In the droll Swedish dramedy Force Majeure, a smugly affluent family of four vacations at an upscale ski resort in the French Alps. The wife explains to a friend that they take the vacation because otherwise the husband never sees the family. But, while the wife is blissed out, the kids fidget and complain, and the hubby sneaks peeks at his phone.
Then there’s a sudden moment of apparent life-and-death peril; the husband has a chance to protect the wife and kids, but instead – after first securing his iPhone – runs for his life. How do they all go on from that revealing moment? The extent that one incident can bring relationships into focus is the core of Force Majeure.
Clearly, the family has a serious issue to resolve, but there’s plenty of dry humor. In the most cringe worthy moments, the wife tries to contain her disgust, but can’t keep it bottled up when she’s in the most social situations. The couple repeatedly huddle outside their room in their underwear to talk things out, only to find themselves observed by the same impassive French hotel worker. The most tense moments are interrupted by an insistent cell phone vibration, another guest’s birthday party and a child’s remotely out-of-control flying toy.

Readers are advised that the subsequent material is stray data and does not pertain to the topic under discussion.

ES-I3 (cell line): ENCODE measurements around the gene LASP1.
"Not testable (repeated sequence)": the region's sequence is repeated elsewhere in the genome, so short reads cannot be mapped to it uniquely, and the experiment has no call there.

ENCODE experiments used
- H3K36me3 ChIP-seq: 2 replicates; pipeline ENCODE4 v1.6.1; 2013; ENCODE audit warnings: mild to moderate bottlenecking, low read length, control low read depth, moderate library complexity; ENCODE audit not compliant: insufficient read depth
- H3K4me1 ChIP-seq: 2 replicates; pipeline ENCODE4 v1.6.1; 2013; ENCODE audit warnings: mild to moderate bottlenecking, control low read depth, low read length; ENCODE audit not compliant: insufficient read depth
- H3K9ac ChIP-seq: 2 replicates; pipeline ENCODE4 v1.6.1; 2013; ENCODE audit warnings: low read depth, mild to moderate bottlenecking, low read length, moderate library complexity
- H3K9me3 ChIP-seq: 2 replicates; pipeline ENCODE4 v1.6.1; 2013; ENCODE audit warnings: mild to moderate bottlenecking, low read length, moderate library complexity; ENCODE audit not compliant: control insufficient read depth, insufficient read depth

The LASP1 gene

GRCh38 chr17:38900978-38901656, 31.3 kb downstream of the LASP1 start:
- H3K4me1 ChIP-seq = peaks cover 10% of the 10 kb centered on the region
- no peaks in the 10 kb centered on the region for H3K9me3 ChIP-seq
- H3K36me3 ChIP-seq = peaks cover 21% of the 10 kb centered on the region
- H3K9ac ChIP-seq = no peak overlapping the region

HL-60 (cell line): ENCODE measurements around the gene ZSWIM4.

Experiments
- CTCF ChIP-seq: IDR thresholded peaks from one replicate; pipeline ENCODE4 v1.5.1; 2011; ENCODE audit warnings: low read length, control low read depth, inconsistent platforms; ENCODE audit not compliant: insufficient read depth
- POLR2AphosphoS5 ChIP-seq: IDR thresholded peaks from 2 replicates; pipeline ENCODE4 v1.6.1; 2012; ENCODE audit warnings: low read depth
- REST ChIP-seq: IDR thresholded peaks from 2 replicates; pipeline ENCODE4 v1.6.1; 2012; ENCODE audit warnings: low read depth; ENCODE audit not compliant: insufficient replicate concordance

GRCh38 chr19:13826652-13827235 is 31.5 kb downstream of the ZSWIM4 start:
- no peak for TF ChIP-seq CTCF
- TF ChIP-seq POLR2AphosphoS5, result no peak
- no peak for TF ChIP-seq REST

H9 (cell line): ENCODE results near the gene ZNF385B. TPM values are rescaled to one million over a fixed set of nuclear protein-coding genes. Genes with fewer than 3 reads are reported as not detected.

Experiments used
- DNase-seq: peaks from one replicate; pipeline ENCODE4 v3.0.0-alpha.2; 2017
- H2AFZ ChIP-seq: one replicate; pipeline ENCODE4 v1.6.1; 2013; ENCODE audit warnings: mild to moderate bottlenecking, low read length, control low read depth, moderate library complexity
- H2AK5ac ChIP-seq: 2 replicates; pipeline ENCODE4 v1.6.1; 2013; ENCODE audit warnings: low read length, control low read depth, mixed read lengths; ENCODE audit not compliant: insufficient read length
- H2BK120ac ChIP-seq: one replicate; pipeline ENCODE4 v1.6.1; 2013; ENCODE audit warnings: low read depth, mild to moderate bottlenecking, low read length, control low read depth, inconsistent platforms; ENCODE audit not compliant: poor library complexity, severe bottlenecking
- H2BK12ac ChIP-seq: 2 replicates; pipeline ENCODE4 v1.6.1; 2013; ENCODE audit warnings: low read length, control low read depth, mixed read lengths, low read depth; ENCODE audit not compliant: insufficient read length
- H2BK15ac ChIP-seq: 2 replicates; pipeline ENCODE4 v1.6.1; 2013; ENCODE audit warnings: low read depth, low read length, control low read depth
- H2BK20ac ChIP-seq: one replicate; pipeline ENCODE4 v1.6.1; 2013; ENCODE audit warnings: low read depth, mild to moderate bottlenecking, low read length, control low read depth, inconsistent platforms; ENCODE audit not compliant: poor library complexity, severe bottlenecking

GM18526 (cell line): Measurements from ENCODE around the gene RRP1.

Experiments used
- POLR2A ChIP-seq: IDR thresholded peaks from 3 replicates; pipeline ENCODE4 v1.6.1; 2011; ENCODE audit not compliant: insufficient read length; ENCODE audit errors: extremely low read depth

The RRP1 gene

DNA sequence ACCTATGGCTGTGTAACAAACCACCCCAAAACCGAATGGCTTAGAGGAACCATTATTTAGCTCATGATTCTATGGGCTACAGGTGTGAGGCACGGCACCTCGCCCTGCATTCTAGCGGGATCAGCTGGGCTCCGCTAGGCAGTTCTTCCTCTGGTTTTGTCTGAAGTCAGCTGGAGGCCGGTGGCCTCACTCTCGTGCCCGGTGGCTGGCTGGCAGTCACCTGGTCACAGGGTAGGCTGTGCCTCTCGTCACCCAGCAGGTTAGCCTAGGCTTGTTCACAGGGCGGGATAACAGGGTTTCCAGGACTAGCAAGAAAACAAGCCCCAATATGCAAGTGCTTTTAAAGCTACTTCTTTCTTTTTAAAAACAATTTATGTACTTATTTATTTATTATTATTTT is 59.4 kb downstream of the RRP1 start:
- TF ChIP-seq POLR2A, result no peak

Force Majeure is exceptionally well-written by writer-director Ruben Ostlund. It’s just his fourth feature and the first widely seen outside Scandinavia. He transitions between scenes by showing the machinery of the ski resort accompanied by Baroque organ music – a singular and very effective directorial choice.
Force Majeure was Sweden’s submission for the Best Foreign Language Oscar. It is available on DVD from Netflix and streaming from Amazon, iTunes, Vudu and Xbox Video.
[I’ve included the trailer as always, but I recommend that you see the movie WITHOUT watching this trailer – mild spoilers]